Kenya Economic and Financial Policy
Infrastructure as a top priority
Traffic & Transport
Implementing a coherent economic policy in Kenya has long been difficult for reasons of political structure. In his presidential democracy, economic policy is, on the one hand, the president’s ‘top priority’; on the other hand, there are a number of ministries that deal with economic decisions, but whose competencies may not be clearly defined. In health policy, too, and especially in environmental policy, the proliferation of responsibilities was so great for a long time that target-oriented agreements were hardly possible and only the higher authority, the President, had real decision-making authority.
After the 2002 elections, the new government under President Kibaki took over with a decidedly economic-political program. In addition to the fight against corruption, the main agenda was a policy designed to enable large sections of the population to participate more in economic growth. These included a reduction in the poverty rate – Uganda had shown the way – as well as better tax revenues and 500,000 additional jobs every year. However, the goals of the Economic Recovery Strategy for Wealth and Employment Creation could not be achieved, nevertheless Kenya – with exceptions due to the climate or crisis – is showing continuous growth, which is estimated at 5 to 6 percent for the coming years, depending on the course of the Corona pandemic.
KQ stands for Kenya Airways
When asked about his program, Raila Odinga, who from 2008 to 2013 tied many executive functions to himself as premier, always gave the same answer: “Infrastructure, infrastructure, infrastructure”. In Kenya’s master plan for future development, Vision 2030, Odinga implemented his concept. It envisaged investments of billions in the transport infrastructure, which were to be realized with the help of donors, partners, lenders and oil revenues and which in the medium term should raise the country to the level of an emerging country. But critics rub against the implementation, for example on the Lamu archipelago, where there are massive environmental concerns about a new port. First oil exports were announced for mid-2017, but have so far not been of any significant size.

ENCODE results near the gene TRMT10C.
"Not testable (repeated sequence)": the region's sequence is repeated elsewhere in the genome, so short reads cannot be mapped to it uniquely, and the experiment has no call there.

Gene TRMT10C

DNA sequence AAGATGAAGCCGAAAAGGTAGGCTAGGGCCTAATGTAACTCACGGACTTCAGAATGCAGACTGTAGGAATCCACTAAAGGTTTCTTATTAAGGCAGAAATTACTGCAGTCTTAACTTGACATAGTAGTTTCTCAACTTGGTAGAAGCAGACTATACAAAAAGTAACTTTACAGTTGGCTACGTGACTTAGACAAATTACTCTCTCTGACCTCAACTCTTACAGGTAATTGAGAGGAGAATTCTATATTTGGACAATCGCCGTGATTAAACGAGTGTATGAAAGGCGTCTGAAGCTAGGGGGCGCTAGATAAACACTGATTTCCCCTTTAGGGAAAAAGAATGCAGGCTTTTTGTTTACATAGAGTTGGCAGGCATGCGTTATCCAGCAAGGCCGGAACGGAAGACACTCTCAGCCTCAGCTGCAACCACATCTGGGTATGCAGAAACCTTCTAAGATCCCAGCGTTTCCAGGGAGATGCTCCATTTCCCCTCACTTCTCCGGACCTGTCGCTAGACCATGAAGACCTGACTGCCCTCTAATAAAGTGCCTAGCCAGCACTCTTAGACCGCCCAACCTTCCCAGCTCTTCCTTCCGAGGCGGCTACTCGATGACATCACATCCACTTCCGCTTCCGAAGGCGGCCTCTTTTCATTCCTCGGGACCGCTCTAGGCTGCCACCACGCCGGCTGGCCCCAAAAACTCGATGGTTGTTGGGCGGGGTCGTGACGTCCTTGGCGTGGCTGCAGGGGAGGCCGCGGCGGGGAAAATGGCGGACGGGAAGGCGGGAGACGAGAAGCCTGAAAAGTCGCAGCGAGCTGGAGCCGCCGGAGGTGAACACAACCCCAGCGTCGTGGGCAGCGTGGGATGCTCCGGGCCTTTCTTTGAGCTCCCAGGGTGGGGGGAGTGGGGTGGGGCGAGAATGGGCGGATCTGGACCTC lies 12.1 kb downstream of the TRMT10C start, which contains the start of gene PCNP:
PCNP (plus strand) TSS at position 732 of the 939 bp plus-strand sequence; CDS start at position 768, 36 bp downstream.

Neighbor Uganda is also pursuing the goal of catching up with the emerging countries. The political leaders of the region are well aware that regional integration could and should be part of their growth strategy, but there are large gaps between aspiration and reality. The introduction of a common currency, which should come in 2012, is just as far removed as the desired political union. Despite the customs union and the common market, domestic exports are not exhausting their potential. At the end of 2013, the heads of state of the East African Economic Community tried to give regional integration new impetus. Among other things, South Sudan became a new member, with which the common East African market grew to 166 million citizens. Following the example of the European Union, there should now be a common currency until 2023, the East African Shilling. The customs union should come as early as 2014, announced the heads of state in Uganda’s capital Kampala. Unfortunately, nothing was known about how close Uganda and Kenya could get on the pressing issue of necessary joint infrastructure projects and oil transport.
In terms of financial policy, the country has faltered after many years of good grades, including from the World Bank, because it serviced its loans, financed 90 percent of its budget and used good years to reduce debt. The macroeconomic prerequisites for coping with development problems are in Kenya, wrote the then financial expert of the World Bank in Nairobi, Wolfgang Fengler, in 2012(Süddeutsche Zeitung, July 31, 2012), but four years later the picture has changed, among other things because tourism generated almost 40 percent less income than in 2011, but government spending is increasing due to higher salaries, while the currency and stock market are weak. As a major country in African continent according to paradisdachat, Kenya rejected the prospect of debt relief as a result of the Coroana pandemic; President Kenyatta apparently feared that this would put the country’s creditworthiness further into question. However, this would mean that the loans that his government obtained on the private market would be too expensive.
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